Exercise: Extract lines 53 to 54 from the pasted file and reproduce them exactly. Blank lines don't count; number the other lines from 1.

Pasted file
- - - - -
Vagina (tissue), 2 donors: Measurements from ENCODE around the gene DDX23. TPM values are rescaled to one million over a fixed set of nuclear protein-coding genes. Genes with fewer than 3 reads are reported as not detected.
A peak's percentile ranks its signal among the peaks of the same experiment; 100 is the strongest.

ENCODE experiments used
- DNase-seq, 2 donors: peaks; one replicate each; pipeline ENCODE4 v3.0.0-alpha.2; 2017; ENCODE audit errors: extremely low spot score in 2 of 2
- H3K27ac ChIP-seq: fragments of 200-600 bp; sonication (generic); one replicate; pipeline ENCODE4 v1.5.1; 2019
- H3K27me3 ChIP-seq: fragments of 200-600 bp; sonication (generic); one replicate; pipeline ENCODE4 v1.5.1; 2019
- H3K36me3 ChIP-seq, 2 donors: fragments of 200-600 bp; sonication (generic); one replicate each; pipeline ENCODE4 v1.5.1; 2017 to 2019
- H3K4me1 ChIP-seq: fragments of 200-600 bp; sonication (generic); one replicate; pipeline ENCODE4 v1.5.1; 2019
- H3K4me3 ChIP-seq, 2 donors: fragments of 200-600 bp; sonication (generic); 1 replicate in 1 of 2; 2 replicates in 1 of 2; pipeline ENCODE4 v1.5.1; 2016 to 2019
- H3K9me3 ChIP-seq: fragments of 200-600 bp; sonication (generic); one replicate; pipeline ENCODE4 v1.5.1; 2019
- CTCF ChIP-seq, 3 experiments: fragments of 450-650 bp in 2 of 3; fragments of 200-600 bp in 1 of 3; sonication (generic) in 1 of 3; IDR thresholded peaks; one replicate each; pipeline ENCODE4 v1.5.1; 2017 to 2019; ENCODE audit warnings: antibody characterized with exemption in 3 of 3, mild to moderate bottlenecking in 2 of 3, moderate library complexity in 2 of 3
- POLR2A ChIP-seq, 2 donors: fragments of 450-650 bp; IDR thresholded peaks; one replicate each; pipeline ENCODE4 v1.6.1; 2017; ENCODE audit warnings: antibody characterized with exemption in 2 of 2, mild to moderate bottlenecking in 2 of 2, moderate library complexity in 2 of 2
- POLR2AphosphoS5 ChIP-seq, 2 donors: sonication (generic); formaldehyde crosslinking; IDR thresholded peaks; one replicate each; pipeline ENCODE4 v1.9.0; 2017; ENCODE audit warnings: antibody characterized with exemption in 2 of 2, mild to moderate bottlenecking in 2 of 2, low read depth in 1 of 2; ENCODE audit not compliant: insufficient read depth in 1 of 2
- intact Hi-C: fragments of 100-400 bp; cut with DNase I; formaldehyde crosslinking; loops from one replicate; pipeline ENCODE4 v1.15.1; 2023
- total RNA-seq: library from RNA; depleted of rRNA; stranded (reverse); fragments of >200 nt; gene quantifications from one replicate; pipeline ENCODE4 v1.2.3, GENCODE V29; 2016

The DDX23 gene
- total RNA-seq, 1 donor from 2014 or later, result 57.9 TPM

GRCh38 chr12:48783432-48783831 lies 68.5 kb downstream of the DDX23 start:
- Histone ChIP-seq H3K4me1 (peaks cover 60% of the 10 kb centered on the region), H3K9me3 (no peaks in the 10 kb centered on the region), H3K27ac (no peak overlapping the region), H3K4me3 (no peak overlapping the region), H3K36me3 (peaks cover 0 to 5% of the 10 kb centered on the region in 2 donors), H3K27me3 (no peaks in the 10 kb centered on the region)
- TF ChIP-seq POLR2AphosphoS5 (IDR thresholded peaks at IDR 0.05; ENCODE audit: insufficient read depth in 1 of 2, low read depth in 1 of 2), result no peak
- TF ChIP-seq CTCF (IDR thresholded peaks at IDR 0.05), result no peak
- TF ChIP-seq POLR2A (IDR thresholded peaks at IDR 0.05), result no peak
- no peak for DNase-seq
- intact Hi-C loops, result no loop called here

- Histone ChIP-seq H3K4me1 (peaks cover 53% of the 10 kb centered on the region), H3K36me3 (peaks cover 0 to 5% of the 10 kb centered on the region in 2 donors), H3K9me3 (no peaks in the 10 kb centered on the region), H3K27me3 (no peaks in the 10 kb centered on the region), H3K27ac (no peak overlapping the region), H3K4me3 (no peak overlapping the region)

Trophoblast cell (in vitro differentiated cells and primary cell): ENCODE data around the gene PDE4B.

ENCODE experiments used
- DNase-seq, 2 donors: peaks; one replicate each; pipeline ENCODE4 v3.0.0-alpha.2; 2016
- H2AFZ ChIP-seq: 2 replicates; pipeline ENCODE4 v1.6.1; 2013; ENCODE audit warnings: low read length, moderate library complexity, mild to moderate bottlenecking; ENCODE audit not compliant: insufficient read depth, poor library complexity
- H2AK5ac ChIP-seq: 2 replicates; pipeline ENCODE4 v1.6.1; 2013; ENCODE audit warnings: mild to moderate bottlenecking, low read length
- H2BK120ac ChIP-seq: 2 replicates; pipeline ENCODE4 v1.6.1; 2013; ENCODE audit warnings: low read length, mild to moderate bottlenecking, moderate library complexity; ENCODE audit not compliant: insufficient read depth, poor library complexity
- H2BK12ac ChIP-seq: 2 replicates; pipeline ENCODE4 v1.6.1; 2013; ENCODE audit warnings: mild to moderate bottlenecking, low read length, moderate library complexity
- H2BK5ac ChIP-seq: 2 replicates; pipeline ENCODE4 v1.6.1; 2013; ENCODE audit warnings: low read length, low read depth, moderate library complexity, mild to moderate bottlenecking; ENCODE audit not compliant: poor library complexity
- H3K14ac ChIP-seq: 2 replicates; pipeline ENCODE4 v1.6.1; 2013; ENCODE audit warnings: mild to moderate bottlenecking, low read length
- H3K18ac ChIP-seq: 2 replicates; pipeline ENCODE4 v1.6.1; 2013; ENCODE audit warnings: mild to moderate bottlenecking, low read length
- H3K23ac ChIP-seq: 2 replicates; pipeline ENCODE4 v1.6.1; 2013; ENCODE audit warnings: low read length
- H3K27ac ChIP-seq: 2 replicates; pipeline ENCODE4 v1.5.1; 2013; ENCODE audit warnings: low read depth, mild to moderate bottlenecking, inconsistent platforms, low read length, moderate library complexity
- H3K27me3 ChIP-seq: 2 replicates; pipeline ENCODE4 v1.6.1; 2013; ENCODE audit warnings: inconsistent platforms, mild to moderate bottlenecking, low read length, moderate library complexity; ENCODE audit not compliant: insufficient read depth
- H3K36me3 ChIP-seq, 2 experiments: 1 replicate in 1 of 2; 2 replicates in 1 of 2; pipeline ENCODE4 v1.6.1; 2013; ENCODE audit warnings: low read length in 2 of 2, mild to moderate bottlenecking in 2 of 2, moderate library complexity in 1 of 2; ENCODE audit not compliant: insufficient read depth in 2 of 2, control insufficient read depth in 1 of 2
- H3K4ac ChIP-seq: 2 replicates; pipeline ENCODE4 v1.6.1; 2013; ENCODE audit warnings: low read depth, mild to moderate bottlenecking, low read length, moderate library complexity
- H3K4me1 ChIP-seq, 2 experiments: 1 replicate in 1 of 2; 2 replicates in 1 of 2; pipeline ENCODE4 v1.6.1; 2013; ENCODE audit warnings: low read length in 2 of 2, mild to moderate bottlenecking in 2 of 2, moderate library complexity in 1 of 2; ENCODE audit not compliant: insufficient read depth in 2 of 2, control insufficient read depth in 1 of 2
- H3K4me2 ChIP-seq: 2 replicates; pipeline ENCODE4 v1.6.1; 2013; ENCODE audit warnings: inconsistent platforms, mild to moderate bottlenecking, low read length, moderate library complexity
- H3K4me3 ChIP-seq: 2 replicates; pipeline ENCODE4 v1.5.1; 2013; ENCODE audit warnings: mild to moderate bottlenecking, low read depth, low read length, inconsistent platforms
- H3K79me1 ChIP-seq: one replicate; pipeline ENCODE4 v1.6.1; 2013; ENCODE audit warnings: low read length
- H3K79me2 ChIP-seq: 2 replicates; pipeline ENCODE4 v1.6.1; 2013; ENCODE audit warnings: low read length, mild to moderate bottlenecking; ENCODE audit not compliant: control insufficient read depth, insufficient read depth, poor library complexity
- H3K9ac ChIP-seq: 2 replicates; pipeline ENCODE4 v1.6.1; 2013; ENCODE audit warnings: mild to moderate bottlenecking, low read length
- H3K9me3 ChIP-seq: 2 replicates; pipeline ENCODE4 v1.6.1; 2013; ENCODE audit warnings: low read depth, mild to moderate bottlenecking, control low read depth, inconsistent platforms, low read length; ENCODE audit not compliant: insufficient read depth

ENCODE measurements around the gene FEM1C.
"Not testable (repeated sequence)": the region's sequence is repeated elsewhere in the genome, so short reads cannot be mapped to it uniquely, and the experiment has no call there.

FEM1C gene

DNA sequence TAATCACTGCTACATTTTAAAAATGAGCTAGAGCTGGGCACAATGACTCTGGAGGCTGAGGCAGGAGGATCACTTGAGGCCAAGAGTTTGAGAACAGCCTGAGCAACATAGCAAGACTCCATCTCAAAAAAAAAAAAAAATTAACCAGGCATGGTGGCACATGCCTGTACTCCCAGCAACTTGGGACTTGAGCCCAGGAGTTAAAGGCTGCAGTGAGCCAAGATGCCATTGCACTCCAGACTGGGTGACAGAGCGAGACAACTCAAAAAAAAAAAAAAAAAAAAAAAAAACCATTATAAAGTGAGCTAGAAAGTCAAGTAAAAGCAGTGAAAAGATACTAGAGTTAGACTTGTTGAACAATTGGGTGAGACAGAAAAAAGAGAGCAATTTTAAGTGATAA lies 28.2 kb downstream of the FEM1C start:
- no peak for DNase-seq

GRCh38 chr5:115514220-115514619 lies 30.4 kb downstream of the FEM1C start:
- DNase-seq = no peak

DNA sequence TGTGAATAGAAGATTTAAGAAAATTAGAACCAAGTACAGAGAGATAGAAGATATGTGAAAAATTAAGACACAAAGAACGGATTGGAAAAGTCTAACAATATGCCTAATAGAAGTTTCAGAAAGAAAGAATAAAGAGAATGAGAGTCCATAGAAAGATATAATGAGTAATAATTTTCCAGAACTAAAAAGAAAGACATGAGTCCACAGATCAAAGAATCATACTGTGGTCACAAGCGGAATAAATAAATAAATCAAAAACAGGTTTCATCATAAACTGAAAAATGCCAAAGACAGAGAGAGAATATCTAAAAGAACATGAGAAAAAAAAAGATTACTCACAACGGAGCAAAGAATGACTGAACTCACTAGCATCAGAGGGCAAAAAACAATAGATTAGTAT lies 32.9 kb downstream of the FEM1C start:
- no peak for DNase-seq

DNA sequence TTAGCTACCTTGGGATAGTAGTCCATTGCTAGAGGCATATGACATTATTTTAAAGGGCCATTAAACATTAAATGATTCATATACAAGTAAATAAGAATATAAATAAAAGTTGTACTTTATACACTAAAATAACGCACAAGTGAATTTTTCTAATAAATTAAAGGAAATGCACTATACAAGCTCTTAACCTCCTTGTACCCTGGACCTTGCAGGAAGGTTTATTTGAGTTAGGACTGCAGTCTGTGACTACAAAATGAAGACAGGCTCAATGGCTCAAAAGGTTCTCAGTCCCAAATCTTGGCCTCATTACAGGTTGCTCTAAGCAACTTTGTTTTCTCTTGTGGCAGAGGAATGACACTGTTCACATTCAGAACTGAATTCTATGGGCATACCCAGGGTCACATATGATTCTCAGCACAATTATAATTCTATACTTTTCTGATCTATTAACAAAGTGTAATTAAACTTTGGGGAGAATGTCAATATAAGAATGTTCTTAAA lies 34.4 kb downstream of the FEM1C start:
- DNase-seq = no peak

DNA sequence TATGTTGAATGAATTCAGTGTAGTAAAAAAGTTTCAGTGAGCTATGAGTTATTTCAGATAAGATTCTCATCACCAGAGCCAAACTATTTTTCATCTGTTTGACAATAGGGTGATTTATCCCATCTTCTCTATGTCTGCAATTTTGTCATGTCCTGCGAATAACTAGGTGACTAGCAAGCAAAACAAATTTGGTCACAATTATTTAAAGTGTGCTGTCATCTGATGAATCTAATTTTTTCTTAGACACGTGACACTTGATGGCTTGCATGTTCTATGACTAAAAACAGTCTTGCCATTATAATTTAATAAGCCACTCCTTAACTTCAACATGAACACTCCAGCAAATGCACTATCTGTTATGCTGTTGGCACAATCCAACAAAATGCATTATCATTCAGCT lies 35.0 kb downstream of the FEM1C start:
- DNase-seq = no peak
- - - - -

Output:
GRCh38 chr5:115514220-115514619 lies 30.4 kb downstream of the FEM1C start:
- DNase-seq = no peak